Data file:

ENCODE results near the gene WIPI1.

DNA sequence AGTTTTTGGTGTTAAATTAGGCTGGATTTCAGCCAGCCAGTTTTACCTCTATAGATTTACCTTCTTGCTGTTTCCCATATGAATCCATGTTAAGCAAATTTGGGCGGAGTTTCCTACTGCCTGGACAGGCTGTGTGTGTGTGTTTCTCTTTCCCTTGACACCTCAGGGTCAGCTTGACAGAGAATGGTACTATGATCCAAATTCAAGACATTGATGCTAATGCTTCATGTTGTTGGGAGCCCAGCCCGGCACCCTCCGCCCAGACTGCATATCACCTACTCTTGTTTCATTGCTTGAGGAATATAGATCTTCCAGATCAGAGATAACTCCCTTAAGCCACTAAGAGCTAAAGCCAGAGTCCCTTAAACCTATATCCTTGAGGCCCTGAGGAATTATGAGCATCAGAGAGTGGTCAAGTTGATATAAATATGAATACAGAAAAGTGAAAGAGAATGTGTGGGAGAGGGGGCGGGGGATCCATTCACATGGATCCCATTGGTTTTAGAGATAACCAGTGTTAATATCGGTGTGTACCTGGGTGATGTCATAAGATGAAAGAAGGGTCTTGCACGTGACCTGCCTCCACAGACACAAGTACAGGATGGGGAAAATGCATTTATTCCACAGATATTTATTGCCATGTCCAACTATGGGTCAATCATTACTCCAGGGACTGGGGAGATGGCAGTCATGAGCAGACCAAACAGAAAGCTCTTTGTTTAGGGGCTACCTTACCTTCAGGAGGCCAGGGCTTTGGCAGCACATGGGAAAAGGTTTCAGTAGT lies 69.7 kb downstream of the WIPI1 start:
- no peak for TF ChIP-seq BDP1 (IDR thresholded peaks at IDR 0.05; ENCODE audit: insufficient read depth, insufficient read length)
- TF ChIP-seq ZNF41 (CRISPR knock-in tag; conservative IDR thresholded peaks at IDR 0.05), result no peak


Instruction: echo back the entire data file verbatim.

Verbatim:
ENCODE results near the gene WIPI1.

DNA sequence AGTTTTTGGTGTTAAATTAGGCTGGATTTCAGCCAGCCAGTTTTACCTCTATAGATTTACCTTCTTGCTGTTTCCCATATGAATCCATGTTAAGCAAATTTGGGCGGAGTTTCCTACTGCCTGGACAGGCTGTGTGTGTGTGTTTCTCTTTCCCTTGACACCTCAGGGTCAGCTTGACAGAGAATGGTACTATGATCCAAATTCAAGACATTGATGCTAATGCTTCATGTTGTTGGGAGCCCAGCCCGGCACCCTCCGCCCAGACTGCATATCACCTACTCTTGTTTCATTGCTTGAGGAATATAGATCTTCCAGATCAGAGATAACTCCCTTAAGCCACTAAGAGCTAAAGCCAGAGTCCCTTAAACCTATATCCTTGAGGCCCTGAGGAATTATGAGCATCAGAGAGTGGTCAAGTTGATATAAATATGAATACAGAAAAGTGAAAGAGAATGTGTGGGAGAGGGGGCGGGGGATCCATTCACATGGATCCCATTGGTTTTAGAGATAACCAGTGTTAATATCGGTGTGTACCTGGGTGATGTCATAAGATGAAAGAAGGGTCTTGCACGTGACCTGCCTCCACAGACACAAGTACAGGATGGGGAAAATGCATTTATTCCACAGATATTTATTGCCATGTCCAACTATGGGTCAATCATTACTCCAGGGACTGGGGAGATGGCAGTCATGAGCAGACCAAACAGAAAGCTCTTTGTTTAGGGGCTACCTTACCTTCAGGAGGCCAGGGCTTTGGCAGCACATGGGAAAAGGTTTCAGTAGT lies 69.7 kb downstream of the WIPI1 start:
- no peak for TF ChIP-seq BDP1 (IDR thresholded peaks at IDR 0.05; ENCODE audit: insufficient read depth, insufficient read length)
- TF ChIP-seq ZNF41 (CRISPR knock-in tag; conservative IDR thresholded peaks at IDR 0.05), result no peak